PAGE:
With the warmer weather finally here, your dog is probably as eager as anybody to get outside and enjoy the sun! After a long winter of being cooped up, he probably can’t wait to start having more outdoor play time, walks, and adventures. When you take your dog anywhere outdoors, especially somewhere near the woods, ticks should always be on your radar. Although they’re tiny creatures, they have the ability to create big problems for you and your dog. The diseases they can spread can even be life-threatening to your furry friend. Here are a few tips and steps you can take to prevent your dog from tick-borne diseases.

Know the Land

Ticks love to hide out in areas with heavy vegetation; Anywhere that’s filled with shrubbery, tall grasses, and leaves is best to avoid. Although they mainly spend their time on the ground, they can climb the taller vegetation and easily leap onto your dog strolling by. Try taking your dog to the beach, or a gravel walking path instead!  

Tick Prevention Products

To keep your dog safe, there are also several prevention products on the market that you can invest in. A tick collar is one option, however, if your dog loves the water, this may not be the best solution. There are also tick-prevention medications that can be taken either orally or applied topically. Talking with your dog’s veterinarian will help determine which product makes the most sense for your dog.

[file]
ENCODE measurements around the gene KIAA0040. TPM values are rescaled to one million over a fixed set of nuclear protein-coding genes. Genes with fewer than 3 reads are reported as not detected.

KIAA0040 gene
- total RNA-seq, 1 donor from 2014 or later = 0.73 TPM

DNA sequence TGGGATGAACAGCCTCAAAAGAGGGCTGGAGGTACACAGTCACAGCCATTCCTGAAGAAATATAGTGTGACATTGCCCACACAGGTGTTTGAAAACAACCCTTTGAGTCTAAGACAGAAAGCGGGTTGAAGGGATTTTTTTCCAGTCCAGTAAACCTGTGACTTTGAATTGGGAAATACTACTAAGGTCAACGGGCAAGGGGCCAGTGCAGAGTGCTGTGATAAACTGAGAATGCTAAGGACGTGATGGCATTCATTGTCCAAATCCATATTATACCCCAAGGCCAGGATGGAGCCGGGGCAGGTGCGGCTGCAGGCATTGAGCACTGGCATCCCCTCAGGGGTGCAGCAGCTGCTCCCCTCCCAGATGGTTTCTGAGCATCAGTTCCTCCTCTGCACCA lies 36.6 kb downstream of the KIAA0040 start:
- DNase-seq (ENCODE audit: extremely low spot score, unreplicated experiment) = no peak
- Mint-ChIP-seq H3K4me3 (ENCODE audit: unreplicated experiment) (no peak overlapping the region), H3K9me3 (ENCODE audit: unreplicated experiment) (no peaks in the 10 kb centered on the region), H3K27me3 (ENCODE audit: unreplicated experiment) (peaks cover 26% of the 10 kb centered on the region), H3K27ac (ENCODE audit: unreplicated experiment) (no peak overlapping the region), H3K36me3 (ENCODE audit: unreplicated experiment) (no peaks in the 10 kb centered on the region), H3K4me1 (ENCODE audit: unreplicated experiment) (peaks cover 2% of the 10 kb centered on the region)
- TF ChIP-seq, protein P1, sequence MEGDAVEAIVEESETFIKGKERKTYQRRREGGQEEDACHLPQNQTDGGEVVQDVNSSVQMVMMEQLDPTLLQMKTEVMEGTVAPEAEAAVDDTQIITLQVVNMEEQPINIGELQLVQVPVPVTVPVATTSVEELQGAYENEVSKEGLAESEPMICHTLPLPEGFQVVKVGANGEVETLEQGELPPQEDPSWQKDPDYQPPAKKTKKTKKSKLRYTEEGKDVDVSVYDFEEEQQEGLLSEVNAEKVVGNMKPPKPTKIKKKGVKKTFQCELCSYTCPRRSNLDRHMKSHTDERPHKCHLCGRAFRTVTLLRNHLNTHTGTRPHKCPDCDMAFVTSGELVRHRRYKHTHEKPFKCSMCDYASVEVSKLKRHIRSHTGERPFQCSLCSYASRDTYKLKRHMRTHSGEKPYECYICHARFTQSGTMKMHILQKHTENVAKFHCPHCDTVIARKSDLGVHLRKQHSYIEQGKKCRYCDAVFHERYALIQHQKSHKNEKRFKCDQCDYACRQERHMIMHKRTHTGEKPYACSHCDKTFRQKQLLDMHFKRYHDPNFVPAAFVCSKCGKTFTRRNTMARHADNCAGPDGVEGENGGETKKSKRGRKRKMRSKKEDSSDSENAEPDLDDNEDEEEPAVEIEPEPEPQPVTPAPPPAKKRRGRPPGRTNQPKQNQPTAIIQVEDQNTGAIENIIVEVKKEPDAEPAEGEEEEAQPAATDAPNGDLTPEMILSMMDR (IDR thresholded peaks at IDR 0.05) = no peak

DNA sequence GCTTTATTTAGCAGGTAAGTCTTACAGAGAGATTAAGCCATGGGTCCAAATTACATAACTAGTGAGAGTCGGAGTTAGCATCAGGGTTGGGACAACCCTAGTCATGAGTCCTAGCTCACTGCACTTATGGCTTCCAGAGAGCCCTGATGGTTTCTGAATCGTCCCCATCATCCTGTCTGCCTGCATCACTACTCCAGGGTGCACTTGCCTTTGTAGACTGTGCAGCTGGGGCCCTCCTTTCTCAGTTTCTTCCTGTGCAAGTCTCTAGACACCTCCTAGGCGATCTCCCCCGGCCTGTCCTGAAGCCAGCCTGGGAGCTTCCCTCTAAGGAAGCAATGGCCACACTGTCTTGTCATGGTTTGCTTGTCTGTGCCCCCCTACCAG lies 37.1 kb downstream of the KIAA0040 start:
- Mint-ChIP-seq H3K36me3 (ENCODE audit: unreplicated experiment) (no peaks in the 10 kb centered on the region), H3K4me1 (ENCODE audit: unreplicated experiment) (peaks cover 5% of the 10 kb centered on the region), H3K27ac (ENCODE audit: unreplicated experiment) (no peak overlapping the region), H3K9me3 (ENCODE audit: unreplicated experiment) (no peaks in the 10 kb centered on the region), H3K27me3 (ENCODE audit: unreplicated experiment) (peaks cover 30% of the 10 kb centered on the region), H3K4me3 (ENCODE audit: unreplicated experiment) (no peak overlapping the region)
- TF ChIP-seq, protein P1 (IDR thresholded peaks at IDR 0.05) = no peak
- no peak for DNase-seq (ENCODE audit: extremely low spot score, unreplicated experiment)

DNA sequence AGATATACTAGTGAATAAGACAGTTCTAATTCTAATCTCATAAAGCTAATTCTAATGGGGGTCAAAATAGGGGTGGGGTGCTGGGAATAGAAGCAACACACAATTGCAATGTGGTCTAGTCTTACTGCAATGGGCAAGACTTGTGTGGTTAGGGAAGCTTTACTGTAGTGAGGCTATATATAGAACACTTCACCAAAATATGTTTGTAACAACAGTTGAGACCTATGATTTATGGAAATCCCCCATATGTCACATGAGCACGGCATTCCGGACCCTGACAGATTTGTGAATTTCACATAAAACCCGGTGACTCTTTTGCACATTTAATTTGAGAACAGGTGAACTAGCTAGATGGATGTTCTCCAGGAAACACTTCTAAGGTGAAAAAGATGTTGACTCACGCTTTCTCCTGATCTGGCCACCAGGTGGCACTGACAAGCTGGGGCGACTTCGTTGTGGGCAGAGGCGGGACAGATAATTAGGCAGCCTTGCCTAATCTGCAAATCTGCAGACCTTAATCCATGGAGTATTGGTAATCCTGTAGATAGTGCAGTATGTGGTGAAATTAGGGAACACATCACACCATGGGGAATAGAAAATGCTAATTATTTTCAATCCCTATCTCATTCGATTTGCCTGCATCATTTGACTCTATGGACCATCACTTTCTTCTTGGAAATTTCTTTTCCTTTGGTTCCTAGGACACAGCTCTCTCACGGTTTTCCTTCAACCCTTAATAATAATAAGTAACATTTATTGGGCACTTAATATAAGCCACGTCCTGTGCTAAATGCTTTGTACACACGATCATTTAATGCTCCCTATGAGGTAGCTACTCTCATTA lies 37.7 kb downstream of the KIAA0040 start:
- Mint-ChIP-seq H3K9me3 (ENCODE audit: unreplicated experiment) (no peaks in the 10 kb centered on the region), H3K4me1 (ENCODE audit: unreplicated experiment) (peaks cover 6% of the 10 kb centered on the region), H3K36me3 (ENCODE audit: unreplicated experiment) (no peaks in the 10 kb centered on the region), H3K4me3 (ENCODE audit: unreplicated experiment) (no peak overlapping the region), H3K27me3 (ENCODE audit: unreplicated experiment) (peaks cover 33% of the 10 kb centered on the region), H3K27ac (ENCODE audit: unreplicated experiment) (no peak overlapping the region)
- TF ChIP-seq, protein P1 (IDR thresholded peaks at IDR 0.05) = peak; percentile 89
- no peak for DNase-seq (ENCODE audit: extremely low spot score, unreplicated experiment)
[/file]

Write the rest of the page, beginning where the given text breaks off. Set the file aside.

Daily Tick Checks

Being proactive by doing a quick scan of your dog’s fur coat daily, especially after outdoor activities, is highly important. Finding the ticks and removing them before they have the chance to embed themselves can eliminate the possibility of disease transmission. Do a thorough visual and physical search of your dog’s neck, head, and ears, as these are a tick’s go-to spot.

Know the Symptoms

Although finding ticks on your dog can certainly be cause for concern, the majority of dogs exposed to ticks never actually develop a disease. However, if your dog is one of the unfortunate few, the key is early detection, diagnosis, and timely treatments. Ask your vet about the common signs, and know what to look out for in your dog. If you notice anything unusual, it’s best to schedule an appointment with your vet to have him checked out as soon as possible.